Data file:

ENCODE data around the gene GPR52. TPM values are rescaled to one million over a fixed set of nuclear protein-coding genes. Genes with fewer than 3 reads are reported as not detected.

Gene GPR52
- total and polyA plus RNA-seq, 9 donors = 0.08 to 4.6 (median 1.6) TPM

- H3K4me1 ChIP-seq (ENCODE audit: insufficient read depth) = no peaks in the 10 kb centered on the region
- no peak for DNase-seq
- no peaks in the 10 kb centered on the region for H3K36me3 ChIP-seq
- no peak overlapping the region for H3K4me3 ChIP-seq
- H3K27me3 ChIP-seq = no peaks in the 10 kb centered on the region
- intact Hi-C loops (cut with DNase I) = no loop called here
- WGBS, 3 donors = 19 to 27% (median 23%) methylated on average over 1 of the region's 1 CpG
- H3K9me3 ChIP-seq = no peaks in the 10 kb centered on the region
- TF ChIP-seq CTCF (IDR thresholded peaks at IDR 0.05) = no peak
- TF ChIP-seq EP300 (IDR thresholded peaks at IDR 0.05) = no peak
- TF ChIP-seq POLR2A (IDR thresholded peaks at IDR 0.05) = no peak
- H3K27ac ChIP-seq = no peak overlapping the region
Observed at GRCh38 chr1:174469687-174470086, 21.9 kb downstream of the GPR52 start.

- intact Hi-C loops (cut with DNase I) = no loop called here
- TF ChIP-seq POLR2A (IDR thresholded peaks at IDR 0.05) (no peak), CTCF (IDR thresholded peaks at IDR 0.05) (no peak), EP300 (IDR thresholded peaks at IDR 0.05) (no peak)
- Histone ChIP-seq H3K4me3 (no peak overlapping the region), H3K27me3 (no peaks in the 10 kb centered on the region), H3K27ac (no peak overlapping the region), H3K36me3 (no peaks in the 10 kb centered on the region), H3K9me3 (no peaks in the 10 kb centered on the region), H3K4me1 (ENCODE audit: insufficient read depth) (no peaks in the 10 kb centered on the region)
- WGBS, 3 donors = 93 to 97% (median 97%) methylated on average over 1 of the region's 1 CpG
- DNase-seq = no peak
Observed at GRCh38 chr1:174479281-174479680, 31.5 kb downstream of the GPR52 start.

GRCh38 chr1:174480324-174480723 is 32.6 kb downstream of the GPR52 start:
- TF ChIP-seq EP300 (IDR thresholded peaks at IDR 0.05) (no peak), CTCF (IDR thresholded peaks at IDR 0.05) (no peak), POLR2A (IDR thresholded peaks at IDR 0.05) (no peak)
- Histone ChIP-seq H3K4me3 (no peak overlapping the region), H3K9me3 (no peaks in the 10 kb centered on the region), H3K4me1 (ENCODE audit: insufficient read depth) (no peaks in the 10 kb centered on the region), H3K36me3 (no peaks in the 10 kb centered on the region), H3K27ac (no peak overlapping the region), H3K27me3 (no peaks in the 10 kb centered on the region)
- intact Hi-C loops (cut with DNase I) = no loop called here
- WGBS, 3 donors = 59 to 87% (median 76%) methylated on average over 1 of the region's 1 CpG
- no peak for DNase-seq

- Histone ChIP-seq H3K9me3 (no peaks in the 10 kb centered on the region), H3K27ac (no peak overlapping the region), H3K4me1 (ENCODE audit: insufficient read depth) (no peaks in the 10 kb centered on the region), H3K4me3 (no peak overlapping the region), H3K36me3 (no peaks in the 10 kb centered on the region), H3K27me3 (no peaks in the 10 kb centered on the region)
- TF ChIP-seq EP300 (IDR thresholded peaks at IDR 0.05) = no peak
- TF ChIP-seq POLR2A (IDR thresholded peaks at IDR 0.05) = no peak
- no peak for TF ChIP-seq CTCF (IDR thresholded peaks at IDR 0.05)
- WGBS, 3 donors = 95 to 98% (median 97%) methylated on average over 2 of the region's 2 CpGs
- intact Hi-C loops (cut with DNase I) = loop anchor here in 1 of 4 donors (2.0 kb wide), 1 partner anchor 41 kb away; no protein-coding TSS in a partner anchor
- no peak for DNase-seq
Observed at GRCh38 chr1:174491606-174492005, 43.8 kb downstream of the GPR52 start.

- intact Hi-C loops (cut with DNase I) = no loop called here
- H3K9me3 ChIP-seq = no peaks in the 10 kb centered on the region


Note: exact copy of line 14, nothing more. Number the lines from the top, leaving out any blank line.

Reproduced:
- TF ChIP-seq POLR2A (IDR thresholded peaks at IDR 0.05) = no peak